Why Tree Planting in Winter is a Good Thing

treeplanting1In Central Texas, now is the time to plant trees. Tree planting in the late fall and winter is a good thing especially considering we’ve had unseasonably warm weather this year. That makes conditions more favorable for tree planting. Many excellent varieties of trees are available at your local nursery. Pick one that works with your landscape. Ask the nursery staff if you have questions.

Why is tree planting in winter so good?

If you plant a tree in winter, by spring, your tree will have established roots. When spring arrives, the tree will be on its way to providing shade for years and years to come. Planting a tree during winter gives a tree a fighting chance come summer. Why? It will be ready for growing season and the roots will be established and better able to handle the hot weather that plagues Central Texas during late Spring through late Summer. The tree will start to acclimatize itself to the soil so in spring it grows as normal.

What is smart tree planting?

Smart tree planting means that you plant trees that you can easily water and sustain. Newly planted trees should be watered often – about three times a week. This, of course, depends on rain and proper drainage. With each watering, you should apply 5 gallons per inch of trunk diameter as it is measured six inches above the ground. For example, a tree with a 1-inch diameter should get 5 gallons of water, three times a week. That’s 15 gallons in total per week. You can alter this watering schedule depending on soil moisture. You want to make sure the root zone is not too dry or too wet. Since soil dries slower in lower temperatures, watering needs will decrease in the winter.

The key is selecting the right tree for the right location. You can talk with your nursery staff or contact our arborist for more information on choosing the best size and type for your garden. You can also check out this website at: http://texastreeplanting.tamu.edu/.

Some tree planting tips

Planning is a crucial part before digging the hole. You should select the trees that will adapt to the sunlight and soil conditions around your home. Decide whether you want an evergreen or deciduous tree, which allows for winter sunlight. You should consider the tree’s mature height and width so you can plant it a safe distance from your home and utility lines. A shade tree that matures to 25 or more feet, for example, should be planted at least 20 feet from your home and utility lines. A tree that grows to 20 or less feet should be spaced at least 10 feet from those areas.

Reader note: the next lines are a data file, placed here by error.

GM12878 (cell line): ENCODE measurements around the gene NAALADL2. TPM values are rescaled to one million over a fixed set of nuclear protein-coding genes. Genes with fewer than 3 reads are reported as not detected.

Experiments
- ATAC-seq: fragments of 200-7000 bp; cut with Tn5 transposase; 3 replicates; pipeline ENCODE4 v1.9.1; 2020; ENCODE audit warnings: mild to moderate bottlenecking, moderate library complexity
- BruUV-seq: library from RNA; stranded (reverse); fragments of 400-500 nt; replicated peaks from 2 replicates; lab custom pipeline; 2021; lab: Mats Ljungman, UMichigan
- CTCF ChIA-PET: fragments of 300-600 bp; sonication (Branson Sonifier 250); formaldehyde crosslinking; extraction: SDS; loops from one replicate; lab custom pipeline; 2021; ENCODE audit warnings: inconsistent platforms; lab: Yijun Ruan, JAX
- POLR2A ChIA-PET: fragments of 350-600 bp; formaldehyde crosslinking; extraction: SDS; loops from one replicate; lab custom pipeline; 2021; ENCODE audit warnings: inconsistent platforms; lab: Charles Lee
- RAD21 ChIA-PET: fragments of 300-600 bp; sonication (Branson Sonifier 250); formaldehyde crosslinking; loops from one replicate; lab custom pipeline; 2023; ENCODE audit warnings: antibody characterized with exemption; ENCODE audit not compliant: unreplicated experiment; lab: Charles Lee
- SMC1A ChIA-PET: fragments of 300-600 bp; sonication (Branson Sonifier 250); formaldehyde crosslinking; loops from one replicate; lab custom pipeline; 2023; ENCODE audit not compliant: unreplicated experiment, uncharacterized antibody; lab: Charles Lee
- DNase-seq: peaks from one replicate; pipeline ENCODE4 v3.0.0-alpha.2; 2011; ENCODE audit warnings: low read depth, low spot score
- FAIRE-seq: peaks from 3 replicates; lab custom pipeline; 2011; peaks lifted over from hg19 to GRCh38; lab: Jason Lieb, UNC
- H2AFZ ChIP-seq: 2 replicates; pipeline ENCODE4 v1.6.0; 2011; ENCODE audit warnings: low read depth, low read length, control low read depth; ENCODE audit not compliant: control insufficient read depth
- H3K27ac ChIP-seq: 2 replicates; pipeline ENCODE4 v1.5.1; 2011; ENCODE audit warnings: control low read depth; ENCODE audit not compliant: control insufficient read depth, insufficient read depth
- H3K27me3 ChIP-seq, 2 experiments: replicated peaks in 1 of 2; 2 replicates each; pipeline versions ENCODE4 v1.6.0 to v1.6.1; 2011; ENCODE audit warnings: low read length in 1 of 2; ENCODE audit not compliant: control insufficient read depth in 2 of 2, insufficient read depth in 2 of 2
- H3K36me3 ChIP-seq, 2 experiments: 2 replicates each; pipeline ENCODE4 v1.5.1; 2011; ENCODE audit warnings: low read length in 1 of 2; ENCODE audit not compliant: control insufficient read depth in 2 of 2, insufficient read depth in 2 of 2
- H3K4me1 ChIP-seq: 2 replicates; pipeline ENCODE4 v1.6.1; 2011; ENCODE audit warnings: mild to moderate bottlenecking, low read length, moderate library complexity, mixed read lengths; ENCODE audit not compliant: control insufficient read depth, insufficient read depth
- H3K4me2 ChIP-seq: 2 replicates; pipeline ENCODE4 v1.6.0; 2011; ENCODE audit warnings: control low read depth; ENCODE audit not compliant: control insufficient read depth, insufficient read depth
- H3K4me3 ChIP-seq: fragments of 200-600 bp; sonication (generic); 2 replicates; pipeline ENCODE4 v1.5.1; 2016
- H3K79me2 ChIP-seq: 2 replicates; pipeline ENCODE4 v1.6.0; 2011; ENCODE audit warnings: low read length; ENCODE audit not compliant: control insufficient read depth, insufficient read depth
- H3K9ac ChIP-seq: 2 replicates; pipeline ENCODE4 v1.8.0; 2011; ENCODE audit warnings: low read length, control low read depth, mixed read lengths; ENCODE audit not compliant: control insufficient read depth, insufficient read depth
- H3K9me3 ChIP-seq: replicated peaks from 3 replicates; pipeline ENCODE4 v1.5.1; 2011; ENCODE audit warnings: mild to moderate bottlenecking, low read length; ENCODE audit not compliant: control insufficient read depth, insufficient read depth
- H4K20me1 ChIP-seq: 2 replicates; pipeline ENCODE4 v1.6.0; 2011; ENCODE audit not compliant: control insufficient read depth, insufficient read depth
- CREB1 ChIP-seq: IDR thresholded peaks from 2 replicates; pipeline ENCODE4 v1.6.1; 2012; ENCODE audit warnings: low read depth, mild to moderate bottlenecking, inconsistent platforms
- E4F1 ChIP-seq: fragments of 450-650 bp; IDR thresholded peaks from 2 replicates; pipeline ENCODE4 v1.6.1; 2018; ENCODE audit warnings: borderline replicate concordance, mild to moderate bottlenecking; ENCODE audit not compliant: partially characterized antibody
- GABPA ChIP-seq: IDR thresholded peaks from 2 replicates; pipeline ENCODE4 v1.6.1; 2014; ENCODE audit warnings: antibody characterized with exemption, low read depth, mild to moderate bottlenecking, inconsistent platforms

Still got questions about tree planting? Guess what? We can plant your trees for you. All you have to do is maintain them and take care of them. We, at Austin Tree Service, love tree planting. Give us a call at 512-341-8888 today. You know we’ll do it right.






How to promote healthy growth of a newly planted tree?

planting a tree
You have a newly planted tree. You want to promote healthy growth. How do you do it? Well, there are some steps you should follow to keep your tree healthy.

Avoid Transplant Shock

Many newly planted trees suffer from stress because of root loss when dug up at the nursery. This condition is called transplant shock. It results in the newly planted tree’s vulnerability to drought, insects and other issues. Basically, transplant shock lasts until the natural balance between the root system and the top or crown of the transplanted tree is restored. A tree’s chances of survival can be improved through practices that establish the root system. You must care for your tree regularly during the first three years of transplanting.

Protect Tree Roots and Transplanting

An undisturbed, healthy tree usually has a very shallow root system. With good planting techniques and soil conditions, the establishment phase takes one growing season per inch of trunk diameter. On small trees, for example, trunk diameter is measured six inches above the soil line. A two-inch diameter tree takes about two years to establish. In warmer regions of the Unites States, like Texas, however, the establishment phase can be measured in months. One way to determine that the tree is establishing is by observing twig growth. The more twig growth, the more established the tree is.

It’s important to know that the root system normally extends beyond the branch spread. Fine roots absorb water and nutrients that are located very near the soil surface. This is usually located in the top four to ten inches. A natural balance exists between the roots where the water is absorbed and the top of the tree where water is utilized and transpired to the atmosphere.

When a tree is dug for transplanting, about 95% of the roots are severed. This causes the newly transplanted tree suffers from water stress. The crown can lose water faster than it can be absorbed by the limited root mass. Water stress, in turn, can reduce the ability of leaves to produce energy, diminish the growth of all parts of the tree, and subject the tree to many other environmental and pest-related problems.

Generating Root Systems of Newly Planted Trees

You need to have rapid root regeneration for your newly planted tree to survive. Keeping the top of the tree alive and healthy until the natural balance between the roots and top is restored is essential. Initial root development of a newly planted tree is supported by energy stored within the trunk, branch and root tissues. To get continued root growth during the establishment period, your tree has to depend on the leaves of the tree producing high levels of carbohydrates during the growing season, especially during the first year following transplanting.